A couple of times I've co-written with people who don't use the Oxford comma. It can end up being a big headache when the usage isn't consistent, and then it's also weird to realize just how many times you conjoin three or more words in a phrase.
Putnam's book came out in Cambridge University Press, so I guess it's O.K. that he didn't use it.
The wikipedia article is quite nice, though the anti-Oxford comma section isn't sourced and the supposed ambiguity introduced by the Oxford comma is unconvincing, because the same phrase is also ambiguous without it. The pro-Oxford comma section gives examples that are ambiguous without it and not ambiguous with it, e.g. a book dedication that reads "to my parents, Any Rand and God" versus "to my parents, Ayn Rand, and God."
Vampire Weekend's eponymous song is pretty, though it's possibly NSFW because of f-bombs. I don't know what it's about, but the odd specificity of the lyrics ("Why would you lie about how much coal you own?") work very well. When I first heard the song I though it was pro-Oxford comma, and was pretty disappointing when I read the lyrics.
I've long been obsessed with what it would have been like to be a Saxon in post-Roman Britain. Roman concrete was so good that for hundreds of years Saxons inhabited Roman buildings. But their architectural wherewithal was primitive compared to the Romans, so as the roofs collapsed on the Roman buildings they would replace them with leaky timber and thatch jobs. What must that have been like, to live and die in hundreds of years old ruins that are still better than anything you can build?
I think with many things like this the change must be so gradual that nobody ever gets alarmed by it. Every moment in the progressing crappiness just seems like the way things statically are.
LSU is about six years into budget cutting that resulted from unsustainable tax cuts for the wealthy. Part of the result of this is that we have an atrocious backlog for building repair and rennovation. The money amounts are well into the tens of millions of dollars, so bad that it's hard for the administrators to triage. Just this year a six hundred pound chunk of ceiling fell in the dilapidated art studio. It might have killed a student, yet we still don't have the money to fix the building. Cracks in the stucco in my building have caused extensive water damage. Every year or so they cosmetically fix the bubbling over paint on the inside of my office wall, but haven't yet fixed the exterior of the building. The toilets are also slowly dying. About half of them don't flush appropriately, and only work if you hold the handle down for a long time, which of course many people don't do. As a result, by the end of the day most of the bathrooms have raw sewage in the toilets. It smells nauseating, sometimes out in the hallway.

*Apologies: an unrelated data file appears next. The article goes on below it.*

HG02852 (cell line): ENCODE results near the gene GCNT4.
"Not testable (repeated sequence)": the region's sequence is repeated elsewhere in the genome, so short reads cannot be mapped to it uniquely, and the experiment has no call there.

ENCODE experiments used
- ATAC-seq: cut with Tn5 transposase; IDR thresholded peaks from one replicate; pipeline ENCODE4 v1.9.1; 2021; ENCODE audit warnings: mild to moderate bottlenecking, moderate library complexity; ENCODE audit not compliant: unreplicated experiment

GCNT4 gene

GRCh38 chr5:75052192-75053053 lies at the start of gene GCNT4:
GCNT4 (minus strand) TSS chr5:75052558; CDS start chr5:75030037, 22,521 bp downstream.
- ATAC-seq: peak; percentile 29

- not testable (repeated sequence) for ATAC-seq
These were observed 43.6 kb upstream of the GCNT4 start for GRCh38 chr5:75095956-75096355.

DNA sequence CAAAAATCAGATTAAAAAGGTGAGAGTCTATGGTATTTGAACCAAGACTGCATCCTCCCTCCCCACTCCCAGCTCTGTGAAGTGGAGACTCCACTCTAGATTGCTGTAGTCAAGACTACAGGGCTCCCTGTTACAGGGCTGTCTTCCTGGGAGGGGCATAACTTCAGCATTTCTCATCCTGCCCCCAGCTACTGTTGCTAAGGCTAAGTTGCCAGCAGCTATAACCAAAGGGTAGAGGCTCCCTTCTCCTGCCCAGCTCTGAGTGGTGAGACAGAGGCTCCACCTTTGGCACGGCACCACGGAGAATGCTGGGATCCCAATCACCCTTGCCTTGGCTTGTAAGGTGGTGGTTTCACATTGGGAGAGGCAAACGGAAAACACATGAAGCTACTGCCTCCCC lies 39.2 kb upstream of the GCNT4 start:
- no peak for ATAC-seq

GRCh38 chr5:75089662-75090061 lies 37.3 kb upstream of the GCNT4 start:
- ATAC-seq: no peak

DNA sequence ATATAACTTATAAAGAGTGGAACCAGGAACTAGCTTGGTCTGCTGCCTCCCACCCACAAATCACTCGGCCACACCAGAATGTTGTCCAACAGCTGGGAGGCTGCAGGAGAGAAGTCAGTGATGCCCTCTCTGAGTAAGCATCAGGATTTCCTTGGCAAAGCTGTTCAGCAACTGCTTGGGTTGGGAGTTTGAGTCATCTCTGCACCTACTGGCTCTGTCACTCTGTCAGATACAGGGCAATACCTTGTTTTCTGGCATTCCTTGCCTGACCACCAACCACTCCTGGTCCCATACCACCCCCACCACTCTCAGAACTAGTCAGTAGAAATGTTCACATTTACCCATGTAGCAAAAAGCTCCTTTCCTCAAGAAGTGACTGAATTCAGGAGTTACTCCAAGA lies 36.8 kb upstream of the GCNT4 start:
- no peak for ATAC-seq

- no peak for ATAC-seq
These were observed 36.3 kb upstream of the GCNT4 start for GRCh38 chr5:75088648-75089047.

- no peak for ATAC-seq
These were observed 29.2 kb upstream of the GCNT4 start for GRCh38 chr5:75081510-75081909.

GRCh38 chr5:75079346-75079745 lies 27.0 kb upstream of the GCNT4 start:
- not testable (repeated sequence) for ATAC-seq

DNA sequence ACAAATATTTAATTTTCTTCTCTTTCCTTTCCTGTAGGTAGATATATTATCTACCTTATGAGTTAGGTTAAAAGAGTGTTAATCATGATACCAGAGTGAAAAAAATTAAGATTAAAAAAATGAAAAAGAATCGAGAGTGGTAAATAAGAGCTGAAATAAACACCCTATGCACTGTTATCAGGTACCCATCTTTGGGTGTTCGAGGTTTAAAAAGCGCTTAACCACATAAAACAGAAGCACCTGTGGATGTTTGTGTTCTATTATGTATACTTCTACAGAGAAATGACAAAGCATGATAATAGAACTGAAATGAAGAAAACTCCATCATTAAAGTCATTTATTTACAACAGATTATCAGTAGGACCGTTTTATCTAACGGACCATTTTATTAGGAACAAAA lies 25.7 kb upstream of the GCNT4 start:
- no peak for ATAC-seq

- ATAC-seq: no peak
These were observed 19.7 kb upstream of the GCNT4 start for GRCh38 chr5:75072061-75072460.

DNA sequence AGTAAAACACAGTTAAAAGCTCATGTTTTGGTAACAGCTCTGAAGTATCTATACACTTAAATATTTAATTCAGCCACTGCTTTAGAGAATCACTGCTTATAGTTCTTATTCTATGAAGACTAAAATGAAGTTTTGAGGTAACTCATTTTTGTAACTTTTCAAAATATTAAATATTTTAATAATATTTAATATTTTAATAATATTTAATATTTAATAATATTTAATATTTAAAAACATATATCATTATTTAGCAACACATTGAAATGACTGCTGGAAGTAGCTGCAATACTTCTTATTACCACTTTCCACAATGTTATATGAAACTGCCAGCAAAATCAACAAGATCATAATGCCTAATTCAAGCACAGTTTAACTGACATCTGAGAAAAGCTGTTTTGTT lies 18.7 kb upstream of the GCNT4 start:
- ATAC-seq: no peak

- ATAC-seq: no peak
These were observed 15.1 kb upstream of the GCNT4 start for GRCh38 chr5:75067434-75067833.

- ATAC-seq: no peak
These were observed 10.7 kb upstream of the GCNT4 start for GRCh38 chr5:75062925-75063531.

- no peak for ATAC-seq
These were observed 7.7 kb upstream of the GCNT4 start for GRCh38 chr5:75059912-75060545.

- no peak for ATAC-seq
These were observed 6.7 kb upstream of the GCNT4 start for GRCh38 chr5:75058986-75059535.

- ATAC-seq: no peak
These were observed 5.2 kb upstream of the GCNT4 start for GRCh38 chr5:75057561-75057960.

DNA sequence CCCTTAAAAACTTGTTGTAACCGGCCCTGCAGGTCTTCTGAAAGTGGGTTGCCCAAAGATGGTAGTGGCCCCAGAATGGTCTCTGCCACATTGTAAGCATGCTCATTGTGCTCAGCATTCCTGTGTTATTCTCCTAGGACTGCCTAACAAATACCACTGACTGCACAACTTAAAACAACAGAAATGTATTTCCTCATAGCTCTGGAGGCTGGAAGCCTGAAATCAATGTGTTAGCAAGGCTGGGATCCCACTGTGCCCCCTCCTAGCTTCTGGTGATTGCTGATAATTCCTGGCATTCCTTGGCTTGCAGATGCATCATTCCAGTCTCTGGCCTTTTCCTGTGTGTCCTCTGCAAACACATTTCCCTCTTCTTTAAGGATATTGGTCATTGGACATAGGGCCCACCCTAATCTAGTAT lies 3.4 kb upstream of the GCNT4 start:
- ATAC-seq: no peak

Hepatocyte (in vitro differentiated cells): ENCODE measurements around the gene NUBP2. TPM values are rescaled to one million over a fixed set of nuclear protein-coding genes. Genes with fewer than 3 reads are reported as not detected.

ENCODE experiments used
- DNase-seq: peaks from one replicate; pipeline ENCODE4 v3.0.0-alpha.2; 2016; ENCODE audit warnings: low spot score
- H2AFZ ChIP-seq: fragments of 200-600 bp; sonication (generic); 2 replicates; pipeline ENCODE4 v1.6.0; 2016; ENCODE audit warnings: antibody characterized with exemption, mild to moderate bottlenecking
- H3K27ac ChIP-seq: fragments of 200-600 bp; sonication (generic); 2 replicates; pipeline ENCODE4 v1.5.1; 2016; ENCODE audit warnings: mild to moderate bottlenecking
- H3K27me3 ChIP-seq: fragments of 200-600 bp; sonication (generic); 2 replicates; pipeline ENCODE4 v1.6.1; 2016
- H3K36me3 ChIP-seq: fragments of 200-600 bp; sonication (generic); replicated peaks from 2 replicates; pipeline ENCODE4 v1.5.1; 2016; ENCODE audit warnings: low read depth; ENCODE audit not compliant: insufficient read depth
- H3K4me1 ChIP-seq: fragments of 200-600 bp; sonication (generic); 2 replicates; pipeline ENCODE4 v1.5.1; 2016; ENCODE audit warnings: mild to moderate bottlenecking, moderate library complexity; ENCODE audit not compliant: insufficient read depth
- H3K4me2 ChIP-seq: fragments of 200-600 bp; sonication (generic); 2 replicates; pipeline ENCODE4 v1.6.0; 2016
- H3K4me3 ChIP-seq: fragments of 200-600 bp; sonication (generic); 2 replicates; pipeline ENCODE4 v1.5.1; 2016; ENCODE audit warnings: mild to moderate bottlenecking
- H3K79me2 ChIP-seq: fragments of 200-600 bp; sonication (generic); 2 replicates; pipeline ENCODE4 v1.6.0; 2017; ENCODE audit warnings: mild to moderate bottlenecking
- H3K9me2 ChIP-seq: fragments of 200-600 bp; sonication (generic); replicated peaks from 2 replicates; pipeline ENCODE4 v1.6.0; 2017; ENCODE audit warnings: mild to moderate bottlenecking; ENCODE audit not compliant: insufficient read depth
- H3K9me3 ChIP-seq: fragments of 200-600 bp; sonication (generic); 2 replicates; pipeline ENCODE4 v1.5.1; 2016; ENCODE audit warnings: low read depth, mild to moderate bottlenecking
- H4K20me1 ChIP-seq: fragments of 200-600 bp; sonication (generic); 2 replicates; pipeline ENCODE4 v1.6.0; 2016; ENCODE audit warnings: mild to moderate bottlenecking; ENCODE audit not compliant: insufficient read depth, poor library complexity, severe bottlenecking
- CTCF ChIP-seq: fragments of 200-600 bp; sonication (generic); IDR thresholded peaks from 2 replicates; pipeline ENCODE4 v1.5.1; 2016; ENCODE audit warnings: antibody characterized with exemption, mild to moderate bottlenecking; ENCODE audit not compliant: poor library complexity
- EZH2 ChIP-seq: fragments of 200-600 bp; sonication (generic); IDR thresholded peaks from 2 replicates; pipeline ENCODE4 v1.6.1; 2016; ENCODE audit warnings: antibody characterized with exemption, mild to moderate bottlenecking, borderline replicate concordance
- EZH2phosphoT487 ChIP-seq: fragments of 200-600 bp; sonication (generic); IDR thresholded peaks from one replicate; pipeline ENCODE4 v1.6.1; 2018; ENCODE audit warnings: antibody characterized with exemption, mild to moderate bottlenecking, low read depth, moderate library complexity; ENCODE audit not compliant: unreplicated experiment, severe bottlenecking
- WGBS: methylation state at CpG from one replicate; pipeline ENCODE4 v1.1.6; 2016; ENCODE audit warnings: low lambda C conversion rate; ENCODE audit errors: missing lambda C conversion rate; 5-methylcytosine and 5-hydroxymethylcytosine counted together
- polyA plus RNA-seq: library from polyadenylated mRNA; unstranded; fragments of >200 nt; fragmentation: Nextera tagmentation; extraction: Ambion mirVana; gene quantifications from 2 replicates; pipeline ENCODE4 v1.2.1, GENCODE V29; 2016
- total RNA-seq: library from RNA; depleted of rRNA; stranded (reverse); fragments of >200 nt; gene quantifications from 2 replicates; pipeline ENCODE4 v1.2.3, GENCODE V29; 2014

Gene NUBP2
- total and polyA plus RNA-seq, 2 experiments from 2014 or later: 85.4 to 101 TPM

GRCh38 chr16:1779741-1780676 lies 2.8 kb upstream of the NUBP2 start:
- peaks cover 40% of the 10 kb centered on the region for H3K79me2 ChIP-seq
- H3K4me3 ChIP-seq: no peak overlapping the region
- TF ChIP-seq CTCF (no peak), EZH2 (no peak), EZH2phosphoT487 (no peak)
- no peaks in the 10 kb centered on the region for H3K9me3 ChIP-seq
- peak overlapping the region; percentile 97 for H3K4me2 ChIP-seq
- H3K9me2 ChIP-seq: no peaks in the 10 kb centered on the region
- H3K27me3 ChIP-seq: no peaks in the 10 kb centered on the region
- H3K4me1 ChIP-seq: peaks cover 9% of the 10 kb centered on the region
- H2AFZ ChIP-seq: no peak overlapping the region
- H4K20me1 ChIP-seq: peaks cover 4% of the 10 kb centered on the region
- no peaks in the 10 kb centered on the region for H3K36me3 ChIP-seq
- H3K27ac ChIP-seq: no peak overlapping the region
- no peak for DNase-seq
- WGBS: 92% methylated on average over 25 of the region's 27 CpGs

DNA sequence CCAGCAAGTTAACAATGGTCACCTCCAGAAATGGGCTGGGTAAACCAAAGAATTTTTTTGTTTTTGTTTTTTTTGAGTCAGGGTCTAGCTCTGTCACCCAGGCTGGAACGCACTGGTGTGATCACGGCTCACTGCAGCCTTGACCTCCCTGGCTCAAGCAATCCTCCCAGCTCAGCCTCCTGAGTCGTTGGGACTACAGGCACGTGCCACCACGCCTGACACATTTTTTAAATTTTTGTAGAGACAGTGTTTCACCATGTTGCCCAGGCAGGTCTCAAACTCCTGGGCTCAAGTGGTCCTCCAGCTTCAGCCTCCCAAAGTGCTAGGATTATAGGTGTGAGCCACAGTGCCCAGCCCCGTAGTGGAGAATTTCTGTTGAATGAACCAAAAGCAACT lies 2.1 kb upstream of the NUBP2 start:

Maybe it's just nostalgia from my youth in the 70s, but I think that public infrastructure has gotten increasingly crappy during the course of my life. When I was a kid we didn't have days long power outages every year from inclement weather. I remember airports as feeling almost like church or art museums, quiet, reverential in a strange way, and clean. It's interesting to think how far down this slope we might slide as we become increasingly a nation of private opulence for a very few and public squalor for everyone else. But maybe nobody will notice much.
Interesting article here by Princeton English professor Raphael Allison comparing literary theorists and rock bands. There's some good stuff on the anthropology of subcultures to explain the weird ways that people talk at thea annual MLA convention, but the author's main conceit is as far as I can tell completely undermined by the radical uncoolness of professors.
Remember Colin McGinn's blog post about epatering the bourgeoisie, where he places himself as a cultural force alongside John Lennon and Kingsley Amis? It was sad in part because you realized that this deeply uncool person somehow made it that far in life with no idea how uncool he is, and also how this blithe unawareness was so central to his downfall. What is it about the ecosystem of academic stardom that makes that even remotely possible? I think this is related to my earlier post about how fame robs the famous of the moral friction that keeps the rest of us from being complete fools.
Allison kind of gets this, as he explores the tension between the radical pose of much literary theory and the deeply conventional lives of university professors filling out their TPS reports. But then Allison responds to the cognitive dissonance by arguing that this is similar to the way mods reappropriated conventional business suits and scooters as they rebelled against British society. The end result is kind of like the unconvincing speech by the ghost of Jim Morrison in Wayne's World II where Garth learns that you can do your homework during the week and party out on Friday night.
Obviously, neither Mike Myers nor Raphael Allison read Lester Bangs, whose character in Almost Famous partakes in the following bit of dialogue:
Lester Bangs: The Doors? Jim Morrison? He's a drunken buffoon posing as a poet. Alice Wisdom: I like The Doors. Lester Bangs: Give me The Guess Who. They got the courage to be drunken buffoons, which makes them poetic.